|Government Default Will Keep Bond Growth Low|
|Mozambique - Commercial Banking Bond Portfolio|
|Source: B anco Mocambique, BMI|
Credit demand from the private sector is also likely to decline over our short-term outlook, as key sectors underperform. Contagion from the government's debt crisis will be most severely felt in Mozambique's construction industry. Beyond the commodities space, we believe the development of large infrastructure projects will be a rarity for the construction sector over the next two years due to the government's constrained fiscal position and weak investor sentiment ( see ' Commodities Exports Sustaining Construction Industry Expansion', Jan 31, 2017). Headwinds in other key industries will also dampen balance sheet growth for commercial banks over the coming two years. Adverse weather conditions have hurt harvests amongst Mozambican farmers, and the agricultural sector's demand for credit will likely be slow while farmers recover. Finally, the persistence of high interest rates in 2017 - we expect the central bank to hold its key policy rate at 23.25% through the year - will shut out much of the household and private sector from the domestic credit market.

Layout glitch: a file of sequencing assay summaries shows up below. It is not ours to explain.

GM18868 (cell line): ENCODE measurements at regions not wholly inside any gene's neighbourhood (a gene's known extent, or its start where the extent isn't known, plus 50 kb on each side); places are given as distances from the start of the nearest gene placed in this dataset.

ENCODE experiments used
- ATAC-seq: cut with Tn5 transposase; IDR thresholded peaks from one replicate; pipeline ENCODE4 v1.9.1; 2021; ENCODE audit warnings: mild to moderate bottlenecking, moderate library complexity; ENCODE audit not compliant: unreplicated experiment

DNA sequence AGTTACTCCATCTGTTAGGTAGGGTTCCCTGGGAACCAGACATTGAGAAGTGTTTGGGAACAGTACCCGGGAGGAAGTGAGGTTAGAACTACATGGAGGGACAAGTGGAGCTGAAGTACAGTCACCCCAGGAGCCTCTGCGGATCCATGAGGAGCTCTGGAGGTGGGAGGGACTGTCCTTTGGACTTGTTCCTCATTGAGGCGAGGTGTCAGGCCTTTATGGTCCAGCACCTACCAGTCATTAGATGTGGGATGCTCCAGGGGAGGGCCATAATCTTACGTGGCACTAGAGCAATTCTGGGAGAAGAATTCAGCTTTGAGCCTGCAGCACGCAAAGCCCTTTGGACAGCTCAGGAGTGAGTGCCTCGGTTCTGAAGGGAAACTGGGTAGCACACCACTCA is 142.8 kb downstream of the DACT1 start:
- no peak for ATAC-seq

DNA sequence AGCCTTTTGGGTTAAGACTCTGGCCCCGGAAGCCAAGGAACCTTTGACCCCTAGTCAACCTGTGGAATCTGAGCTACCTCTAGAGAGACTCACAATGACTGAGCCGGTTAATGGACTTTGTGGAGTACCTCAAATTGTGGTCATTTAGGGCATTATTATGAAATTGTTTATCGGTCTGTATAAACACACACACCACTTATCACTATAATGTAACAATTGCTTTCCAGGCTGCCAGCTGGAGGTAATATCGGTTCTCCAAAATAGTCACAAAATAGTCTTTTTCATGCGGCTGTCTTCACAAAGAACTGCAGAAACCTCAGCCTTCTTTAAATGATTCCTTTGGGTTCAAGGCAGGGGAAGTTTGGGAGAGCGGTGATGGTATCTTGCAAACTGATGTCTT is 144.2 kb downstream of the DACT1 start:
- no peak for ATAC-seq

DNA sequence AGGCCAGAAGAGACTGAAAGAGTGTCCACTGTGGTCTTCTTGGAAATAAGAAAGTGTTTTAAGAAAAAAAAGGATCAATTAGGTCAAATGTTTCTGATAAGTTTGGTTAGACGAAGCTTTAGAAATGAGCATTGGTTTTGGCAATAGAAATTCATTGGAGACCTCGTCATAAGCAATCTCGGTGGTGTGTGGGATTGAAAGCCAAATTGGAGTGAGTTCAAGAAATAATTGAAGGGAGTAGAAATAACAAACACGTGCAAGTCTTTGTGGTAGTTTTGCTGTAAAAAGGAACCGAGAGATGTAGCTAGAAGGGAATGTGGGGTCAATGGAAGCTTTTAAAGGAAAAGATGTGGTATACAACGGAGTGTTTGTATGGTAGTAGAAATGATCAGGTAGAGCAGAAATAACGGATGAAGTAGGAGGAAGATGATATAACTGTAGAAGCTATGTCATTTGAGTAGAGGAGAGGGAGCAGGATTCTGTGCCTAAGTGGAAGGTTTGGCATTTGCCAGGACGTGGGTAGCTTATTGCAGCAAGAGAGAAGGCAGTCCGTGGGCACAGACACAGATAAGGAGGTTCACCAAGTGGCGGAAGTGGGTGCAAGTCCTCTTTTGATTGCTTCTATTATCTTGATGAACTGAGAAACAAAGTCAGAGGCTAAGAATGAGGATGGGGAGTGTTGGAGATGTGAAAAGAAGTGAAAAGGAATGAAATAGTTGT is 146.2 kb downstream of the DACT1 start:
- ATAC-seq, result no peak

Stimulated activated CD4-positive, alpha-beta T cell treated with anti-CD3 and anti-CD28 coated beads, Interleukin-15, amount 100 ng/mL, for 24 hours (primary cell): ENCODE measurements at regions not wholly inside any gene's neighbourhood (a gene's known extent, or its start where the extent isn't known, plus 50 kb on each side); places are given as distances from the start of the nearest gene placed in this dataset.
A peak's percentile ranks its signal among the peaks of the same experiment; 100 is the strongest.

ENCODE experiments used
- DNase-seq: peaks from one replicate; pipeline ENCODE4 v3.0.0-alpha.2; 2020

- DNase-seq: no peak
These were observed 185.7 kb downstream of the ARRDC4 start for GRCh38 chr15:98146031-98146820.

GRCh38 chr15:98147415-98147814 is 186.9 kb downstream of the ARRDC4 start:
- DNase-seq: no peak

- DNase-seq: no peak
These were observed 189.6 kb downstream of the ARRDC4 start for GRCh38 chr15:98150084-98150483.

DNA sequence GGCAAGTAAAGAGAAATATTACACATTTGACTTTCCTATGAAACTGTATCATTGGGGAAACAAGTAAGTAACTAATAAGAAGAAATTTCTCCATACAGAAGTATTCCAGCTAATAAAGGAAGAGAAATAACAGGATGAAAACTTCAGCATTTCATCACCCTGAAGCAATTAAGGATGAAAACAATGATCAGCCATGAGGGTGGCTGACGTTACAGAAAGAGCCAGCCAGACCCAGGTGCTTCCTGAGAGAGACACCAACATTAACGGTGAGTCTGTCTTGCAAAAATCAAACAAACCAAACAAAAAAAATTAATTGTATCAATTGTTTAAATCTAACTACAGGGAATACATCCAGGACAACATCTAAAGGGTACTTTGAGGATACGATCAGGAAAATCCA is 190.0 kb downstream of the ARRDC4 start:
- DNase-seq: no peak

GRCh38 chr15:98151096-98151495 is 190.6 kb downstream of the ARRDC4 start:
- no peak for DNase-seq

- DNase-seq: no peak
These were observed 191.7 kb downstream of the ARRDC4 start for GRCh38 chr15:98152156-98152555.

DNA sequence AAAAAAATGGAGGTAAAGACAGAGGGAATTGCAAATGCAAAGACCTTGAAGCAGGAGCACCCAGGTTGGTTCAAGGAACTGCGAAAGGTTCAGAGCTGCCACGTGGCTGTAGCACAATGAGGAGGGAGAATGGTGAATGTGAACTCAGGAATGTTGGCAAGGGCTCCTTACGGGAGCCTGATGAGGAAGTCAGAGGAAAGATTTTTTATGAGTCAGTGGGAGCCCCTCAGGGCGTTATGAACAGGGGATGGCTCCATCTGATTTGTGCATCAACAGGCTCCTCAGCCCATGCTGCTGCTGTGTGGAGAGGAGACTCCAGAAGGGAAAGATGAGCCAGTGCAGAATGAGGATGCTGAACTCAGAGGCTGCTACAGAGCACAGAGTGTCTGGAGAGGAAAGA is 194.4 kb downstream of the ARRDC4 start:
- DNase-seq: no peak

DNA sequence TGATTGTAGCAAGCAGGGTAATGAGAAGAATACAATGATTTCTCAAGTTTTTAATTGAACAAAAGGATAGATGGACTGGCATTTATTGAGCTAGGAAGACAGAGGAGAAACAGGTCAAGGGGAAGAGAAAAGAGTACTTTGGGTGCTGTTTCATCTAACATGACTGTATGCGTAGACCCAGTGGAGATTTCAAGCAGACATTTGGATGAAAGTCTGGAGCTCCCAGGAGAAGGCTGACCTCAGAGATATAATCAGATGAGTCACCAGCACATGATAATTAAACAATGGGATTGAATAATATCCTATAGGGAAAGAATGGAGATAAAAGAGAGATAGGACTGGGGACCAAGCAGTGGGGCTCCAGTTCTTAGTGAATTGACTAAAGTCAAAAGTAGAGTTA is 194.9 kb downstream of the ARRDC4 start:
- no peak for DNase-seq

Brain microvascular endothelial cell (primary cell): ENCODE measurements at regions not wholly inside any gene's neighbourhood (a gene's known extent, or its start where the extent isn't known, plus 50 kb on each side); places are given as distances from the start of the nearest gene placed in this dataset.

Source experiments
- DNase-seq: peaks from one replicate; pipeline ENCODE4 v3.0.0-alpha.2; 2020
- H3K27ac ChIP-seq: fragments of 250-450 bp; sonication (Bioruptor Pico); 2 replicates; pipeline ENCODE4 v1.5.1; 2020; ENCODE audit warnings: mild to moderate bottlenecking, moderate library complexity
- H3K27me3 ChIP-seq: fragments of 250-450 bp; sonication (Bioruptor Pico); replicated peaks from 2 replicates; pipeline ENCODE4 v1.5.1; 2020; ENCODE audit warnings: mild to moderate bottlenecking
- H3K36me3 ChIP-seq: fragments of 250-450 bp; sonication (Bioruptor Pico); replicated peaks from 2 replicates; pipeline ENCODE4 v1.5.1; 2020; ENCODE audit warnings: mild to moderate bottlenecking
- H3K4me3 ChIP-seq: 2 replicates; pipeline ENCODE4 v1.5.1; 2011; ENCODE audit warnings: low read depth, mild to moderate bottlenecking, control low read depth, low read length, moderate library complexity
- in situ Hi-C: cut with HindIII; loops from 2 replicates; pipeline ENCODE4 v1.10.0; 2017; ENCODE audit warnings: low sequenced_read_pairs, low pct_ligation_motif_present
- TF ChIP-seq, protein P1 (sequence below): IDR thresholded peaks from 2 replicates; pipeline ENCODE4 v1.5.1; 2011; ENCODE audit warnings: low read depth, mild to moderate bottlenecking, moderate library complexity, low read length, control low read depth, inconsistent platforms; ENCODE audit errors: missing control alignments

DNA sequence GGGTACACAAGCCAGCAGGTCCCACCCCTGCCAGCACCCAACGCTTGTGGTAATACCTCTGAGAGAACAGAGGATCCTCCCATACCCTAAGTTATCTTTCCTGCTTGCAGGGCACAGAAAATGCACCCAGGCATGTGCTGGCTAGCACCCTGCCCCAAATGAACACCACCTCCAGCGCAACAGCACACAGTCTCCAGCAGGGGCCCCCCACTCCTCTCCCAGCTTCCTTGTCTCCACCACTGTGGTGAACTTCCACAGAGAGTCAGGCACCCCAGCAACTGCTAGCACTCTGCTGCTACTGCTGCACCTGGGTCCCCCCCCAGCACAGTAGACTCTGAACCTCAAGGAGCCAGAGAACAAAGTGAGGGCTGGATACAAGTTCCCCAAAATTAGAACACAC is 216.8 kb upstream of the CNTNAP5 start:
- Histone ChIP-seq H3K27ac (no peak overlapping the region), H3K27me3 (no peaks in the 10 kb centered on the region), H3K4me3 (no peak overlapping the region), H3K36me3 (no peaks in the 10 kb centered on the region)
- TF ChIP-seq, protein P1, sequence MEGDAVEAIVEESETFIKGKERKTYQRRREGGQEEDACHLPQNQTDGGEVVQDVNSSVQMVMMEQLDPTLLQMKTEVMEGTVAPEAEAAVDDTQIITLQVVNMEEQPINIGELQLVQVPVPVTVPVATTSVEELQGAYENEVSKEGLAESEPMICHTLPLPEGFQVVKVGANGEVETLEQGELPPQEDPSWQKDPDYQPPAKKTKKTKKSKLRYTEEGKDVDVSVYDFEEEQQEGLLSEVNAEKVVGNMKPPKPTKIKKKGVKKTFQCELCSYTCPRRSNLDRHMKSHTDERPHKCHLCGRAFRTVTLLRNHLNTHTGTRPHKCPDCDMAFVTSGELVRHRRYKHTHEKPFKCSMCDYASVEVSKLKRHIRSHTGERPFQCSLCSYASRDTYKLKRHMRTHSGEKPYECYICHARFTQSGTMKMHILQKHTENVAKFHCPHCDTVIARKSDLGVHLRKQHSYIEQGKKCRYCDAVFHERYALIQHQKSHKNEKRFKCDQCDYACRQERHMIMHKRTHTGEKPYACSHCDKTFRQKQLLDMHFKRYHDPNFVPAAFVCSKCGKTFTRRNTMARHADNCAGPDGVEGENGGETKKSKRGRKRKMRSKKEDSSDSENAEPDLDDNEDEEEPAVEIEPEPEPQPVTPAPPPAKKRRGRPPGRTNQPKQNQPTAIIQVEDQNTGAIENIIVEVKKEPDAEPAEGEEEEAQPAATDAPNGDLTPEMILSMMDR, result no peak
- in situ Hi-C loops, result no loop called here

|Sovereign Support Capacity||x|
Asset Quality: Asset quality is high by regional standards, but has deteriorated marginally over recent years. The sector's non-performing loan (NPL) ratio rose from 2.9% of total loans in 2013, to 4.3% in September 2015 (when data was last made available), but has probably risen further on the back of rising interest rates and weak economic growth. This reflects an unstable labour environment and historically high loan costs, with sudden or seasonal unemployment affecting people's ability to repay debt. Although data is sparse, a 2012 report by the Open Society Foundation estimated that 70.0% of people under the age of 35 ie the bulk of the labour force, were unable to find stable employment. Nevertheless, NPLs remain within sustainable levels with the level of capitalization of most banks considered favourable.
FX Exposure: Mozambique's banking sector has moderate direct exposure to foreign exchange fluctuations. Foreign assets accounted for around 10.0% of loans to the private sector in June 2015, while foreign liabilities accounted for 6.9% of total liabilities over the same period.